Do not expect medical marijuana in Alabama

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Some other states have approved medical marijuana, and even the recreational use of marijuana, but do not expect Alabama to legalize the use of marijuana for any purpose any time soon.

Advocates for medical marijuana participate in a rally on Wednesday on the steps of the Alabama State House. (Brian Lyman/Advertiser)

Supporters of medical marijuana had their opportunity to advocate for the benefits for legalization on Wednesday after pushing for months for a hearing before the Health Committee in the Alabama House of Representatives and after bombarding members with hundreds of emails. Some of the emails shared the potential benefits for those with chronic illnesses while others chastised members for not acting or for referring to their endless emails as harassment.

But, after listening to both sides on Wednesday, House members on the committee made it clear there is little chance legislation would pass the committee, let alone the full House of Representatives.

“I certainly don’t see (medical marijuana) surviving a vote on the House floor,” said Rep. Jim McClendon, chairman of the committee. McClendon had referred to the emails from supporters as harassment.

Rep. Micky Hammon appeared more sympathetic, but explained the political reality to those in attendance at the hearing in the Joint Briefing Room on the eighth floor of the State House. He told the advocates to continue their fight, but said it was a “steep climb.”

“This will be a mighty large leap for us, to pass medical marijuana,” said Hammon, R-Decatur. He also said he did not foresee any legislation passing the committee or the House.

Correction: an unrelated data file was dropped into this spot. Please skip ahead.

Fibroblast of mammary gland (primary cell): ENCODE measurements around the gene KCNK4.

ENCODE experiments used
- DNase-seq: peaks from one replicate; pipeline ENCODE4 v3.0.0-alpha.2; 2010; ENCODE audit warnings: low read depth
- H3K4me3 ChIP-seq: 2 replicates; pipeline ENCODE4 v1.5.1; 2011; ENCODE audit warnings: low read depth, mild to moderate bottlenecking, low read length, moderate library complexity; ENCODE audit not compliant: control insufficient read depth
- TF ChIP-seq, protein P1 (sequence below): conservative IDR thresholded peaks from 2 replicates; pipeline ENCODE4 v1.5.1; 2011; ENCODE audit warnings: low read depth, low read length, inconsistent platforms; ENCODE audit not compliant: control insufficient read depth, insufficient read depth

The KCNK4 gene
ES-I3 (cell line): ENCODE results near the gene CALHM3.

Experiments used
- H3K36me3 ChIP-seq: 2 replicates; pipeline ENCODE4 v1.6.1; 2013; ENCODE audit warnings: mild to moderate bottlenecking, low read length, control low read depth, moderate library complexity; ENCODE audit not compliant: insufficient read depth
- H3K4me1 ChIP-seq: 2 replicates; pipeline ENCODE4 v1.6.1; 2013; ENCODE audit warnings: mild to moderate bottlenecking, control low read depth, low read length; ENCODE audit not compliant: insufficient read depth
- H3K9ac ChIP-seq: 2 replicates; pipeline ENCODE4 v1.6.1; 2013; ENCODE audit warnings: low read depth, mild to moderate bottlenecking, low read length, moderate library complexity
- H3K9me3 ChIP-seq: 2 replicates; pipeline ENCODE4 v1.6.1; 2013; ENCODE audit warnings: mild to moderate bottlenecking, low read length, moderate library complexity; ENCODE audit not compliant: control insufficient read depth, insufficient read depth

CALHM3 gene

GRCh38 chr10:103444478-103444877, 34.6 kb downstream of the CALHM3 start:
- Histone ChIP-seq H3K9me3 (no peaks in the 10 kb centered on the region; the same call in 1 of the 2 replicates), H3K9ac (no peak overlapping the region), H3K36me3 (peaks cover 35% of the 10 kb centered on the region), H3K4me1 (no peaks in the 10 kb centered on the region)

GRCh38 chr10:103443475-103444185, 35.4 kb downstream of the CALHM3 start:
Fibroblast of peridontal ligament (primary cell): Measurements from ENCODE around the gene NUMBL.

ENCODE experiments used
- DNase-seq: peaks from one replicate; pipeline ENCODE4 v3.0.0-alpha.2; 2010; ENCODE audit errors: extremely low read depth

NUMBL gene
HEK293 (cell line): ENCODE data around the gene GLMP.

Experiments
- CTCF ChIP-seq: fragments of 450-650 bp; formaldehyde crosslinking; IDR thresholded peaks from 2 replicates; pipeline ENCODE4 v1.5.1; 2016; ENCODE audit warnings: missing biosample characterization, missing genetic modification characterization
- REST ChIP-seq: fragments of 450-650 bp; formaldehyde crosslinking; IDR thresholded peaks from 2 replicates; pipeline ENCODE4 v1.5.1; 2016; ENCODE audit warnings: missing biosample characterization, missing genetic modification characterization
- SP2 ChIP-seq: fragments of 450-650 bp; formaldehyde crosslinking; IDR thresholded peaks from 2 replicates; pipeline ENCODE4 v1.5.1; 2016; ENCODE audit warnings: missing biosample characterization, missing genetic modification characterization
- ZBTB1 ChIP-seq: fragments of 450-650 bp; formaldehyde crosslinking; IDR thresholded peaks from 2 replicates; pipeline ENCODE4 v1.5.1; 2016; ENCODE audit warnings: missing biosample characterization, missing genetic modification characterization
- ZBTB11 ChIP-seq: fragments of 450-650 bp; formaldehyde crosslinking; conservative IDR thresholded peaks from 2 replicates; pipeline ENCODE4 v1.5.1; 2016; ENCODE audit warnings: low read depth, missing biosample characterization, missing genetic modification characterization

McClendon, R-Springville, said there was not any specific legislation before the committee on Wednesday, but said the hearing was an opportunity to discuss the pros and cons.

Those who testified before the committee supporting possible legislation said making marijuana available for palliative and therapeutic purposes often gave them a quality of life they did not otherwise enjoy on prescription drugs.

Christopher Butts, a co-president of the Alabama Medical Marijuana Coalition, said he had developed an addiction to painkillers after suffering a spinal compression injury in 1992. The addiction, he said, ruined his marriage. Consuming cannabis cookies, Butts said, has helped manage pain.

“Three cookies a day is better than three or four Oxycontins a day,” he said.

Opponents of the proposal said committee members had to think through the practical application of the law. Randall Hillman, executive director of the Alabama District Attorneys’ Association, said authorizing medical marijuana meant the state would have to ensure that only medical patients get it, and would also have to authorize areas to grow marijuana. Hillman also said creating a marijuana market would invite crime into the state.

“(Mexican) cartels have ramped up their efforts in Alabama,” he said. “If you do this, you are creating the market.”

Hillman said “This is not a moral issue for us. This is a practical issue for us.”

Lt. Joe Herman with the Alabama Bureau of Investigation spoke against the legalization and pointed out that it remains illegal under federal law. He also said it has not been approved by the Food and Drug Administration.

Rep. Patricia Todd, D-Birmingham, who has proposed medical marijuana legislation in every Regular Session of the Legislature since 2008, told those at a rally prior to the hearing that they were doing “missionary work” in raising awareness of the issue.

Republican Rep. K.L. Brown of Jacksonville, who spoke about his sister’s clouded last days on morphine and who said he has seen many people suffer from prescription medication, asked his colleagues to be open-minded.

– Brian Lyman and Sebastian Kitchen

5 comments on this post.
  1. Gene Parmesan:

    went to this….a group of people trying to let their voices be heard by a room filled with old men that didnt want to hear what they had to say